Since March 2020, there isn’t much that’s stayed the same or returned to normal or pre-COVID standards. Fitness centers have been among the businesses most impacted by the pandemic with many people opting to workout at home instead of at the gym. In fact, health and fitness equipment sales doubled from March to October 2020, and that trend continued in 2021, especially cycling equipment sales.
If you are looking at changing or upgrading your pandemic fitness routine, check out the tips below for how to set up your own home gym without draining your savings (or taking on credit card debt).
How to set up your own home gym
Physical fitness during the pandemic remains a key focus for many, but making it happen can be a struggle. When it comes to setting up your home gym during the pandemic, follow these steps to help you reach your fitness goals:
- Evaluate your fitness goals. Starting with goal setting helps you determine what equipment or fitness app subscriptions may be right for you (similar to reviewing your budget when setting savings goals). Once you know your goals (such as do five unassisted pullups, completing 25 pushups on your toes, losing X amount of weight or running a 5K), you can determine what fitness routine (and equipment) will help you reach your goals.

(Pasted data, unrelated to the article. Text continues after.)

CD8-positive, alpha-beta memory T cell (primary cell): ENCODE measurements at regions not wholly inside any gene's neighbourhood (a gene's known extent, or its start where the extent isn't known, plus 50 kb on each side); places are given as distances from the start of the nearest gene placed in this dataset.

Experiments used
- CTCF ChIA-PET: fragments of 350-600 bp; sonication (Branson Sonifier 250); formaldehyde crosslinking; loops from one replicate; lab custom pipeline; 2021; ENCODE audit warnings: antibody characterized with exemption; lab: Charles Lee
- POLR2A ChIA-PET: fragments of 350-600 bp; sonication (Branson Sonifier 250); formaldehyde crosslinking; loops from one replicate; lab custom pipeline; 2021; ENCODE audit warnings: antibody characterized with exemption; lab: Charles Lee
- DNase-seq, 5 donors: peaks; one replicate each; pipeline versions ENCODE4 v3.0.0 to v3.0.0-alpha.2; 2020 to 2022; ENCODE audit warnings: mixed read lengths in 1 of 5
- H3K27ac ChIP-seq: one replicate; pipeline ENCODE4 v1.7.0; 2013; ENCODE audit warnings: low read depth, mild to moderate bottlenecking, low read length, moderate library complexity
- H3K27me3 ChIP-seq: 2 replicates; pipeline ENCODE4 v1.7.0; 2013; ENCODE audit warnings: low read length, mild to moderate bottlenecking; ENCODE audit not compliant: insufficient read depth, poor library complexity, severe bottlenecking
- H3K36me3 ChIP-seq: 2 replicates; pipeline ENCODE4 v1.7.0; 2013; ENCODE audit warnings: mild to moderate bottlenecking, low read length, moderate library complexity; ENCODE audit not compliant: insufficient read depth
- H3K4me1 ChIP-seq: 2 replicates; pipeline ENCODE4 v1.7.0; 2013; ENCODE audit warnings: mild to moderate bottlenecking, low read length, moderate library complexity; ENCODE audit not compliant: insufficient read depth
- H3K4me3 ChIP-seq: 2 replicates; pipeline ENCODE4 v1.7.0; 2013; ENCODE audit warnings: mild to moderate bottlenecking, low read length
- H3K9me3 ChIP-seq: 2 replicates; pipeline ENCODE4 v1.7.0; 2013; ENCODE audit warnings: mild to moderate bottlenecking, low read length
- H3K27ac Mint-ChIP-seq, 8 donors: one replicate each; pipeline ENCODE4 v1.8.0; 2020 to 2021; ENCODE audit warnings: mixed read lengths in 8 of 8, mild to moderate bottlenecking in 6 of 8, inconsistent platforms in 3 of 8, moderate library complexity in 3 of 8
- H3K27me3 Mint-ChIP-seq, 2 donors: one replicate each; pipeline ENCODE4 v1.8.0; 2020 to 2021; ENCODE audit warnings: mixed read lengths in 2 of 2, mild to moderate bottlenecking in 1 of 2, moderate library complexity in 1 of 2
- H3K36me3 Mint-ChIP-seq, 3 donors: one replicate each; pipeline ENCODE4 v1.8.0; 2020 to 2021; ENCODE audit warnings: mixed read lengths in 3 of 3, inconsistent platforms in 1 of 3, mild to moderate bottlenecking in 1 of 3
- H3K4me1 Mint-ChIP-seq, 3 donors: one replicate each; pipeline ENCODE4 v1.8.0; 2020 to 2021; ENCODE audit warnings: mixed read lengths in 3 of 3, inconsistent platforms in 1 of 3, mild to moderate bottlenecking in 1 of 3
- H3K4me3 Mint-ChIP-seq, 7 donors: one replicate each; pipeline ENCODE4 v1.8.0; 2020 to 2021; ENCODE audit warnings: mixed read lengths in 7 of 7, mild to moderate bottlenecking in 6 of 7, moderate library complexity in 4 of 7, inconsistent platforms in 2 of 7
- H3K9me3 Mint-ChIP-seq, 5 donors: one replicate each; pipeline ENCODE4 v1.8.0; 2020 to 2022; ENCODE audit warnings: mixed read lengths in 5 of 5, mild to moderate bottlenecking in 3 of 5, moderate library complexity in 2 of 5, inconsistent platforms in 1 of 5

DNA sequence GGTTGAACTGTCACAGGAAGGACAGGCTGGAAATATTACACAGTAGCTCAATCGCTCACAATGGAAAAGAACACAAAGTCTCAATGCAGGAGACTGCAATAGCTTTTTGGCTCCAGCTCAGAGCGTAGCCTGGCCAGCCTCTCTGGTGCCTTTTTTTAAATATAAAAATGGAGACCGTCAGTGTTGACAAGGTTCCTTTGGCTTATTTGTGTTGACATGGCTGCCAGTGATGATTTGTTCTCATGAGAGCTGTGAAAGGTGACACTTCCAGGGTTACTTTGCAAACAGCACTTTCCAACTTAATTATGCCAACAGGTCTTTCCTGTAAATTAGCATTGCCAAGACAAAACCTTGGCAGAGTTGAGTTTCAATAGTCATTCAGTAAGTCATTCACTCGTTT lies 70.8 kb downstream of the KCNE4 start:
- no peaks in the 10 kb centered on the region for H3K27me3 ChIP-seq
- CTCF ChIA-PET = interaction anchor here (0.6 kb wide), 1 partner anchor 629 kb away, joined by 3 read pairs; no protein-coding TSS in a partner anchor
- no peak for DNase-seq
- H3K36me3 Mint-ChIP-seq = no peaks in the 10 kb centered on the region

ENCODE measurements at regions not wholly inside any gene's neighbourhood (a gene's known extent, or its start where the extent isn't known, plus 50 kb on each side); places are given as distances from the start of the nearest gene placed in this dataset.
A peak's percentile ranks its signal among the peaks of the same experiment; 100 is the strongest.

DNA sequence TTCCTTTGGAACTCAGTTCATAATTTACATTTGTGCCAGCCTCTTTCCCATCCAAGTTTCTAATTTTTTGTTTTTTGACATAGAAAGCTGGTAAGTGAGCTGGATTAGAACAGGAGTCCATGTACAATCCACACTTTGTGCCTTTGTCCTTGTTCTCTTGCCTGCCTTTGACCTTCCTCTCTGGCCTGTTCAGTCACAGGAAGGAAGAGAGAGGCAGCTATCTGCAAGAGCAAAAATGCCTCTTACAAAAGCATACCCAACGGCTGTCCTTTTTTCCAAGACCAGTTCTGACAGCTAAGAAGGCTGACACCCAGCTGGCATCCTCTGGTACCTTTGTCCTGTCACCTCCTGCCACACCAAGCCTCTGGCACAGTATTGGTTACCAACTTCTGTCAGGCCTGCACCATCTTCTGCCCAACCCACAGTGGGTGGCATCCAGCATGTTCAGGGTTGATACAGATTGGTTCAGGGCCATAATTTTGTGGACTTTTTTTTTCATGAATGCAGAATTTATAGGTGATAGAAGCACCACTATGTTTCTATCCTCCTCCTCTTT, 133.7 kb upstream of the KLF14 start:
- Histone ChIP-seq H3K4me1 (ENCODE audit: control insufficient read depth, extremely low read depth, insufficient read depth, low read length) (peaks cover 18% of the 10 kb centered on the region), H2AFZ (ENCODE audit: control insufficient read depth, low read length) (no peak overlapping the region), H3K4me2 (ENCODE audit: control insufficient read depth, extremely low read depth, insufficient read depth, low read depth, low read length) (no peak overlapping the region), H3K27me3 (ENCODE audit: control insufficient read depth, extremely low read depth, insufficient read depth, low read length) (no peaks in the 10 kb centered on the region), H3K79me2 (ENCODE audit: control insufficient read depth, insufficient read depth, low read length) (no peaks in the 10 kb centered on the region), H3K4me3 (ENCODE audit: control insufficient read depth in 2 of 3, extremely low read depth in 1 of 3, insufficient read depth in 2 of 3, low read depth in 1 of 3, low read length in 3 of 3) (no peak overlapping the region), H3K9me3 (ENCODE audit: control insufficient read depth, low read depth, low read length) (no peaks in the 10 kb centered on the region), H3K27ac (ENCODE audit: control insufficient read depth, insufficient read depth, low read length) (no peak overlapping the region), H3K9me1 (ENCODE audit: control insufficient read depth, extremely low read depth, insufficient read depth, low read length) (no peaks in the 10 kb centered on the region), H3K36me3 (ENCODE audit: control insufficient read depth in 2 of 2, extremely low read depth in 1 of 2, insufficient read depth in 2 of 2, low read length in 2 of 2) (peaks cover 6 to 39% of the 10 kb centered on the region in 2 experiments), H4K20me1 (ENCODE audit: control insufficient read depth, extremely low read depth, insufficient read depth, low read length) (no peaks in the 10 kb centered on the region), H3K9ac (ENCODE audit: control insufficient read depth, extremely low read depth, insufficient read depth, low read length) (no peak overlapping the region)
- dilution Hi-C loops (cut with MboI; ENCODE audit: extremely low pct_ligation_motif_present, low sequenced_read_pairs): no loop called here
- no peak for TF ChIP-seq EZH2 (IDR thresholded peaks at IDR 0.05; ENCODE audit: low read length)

- Factor in your comfort level. Your previous fitness experience matters when it comes to buying home gym equipment. For example, if you are new to weightlifting, buying an adjustable workout bench that starts at $100+ and may cost as much as $1,300 may not be the best option right away (scroll down for tips for buying equipment on a budget). Identify what types of activities you are comfortable with and plan your fitness equipment purchases accordingly. Additionally, determine if you plan to continue working out at home post-pandemic, or if you’d like to return to a more social form of working out after the pandemic to know how much you should invest in your home gym.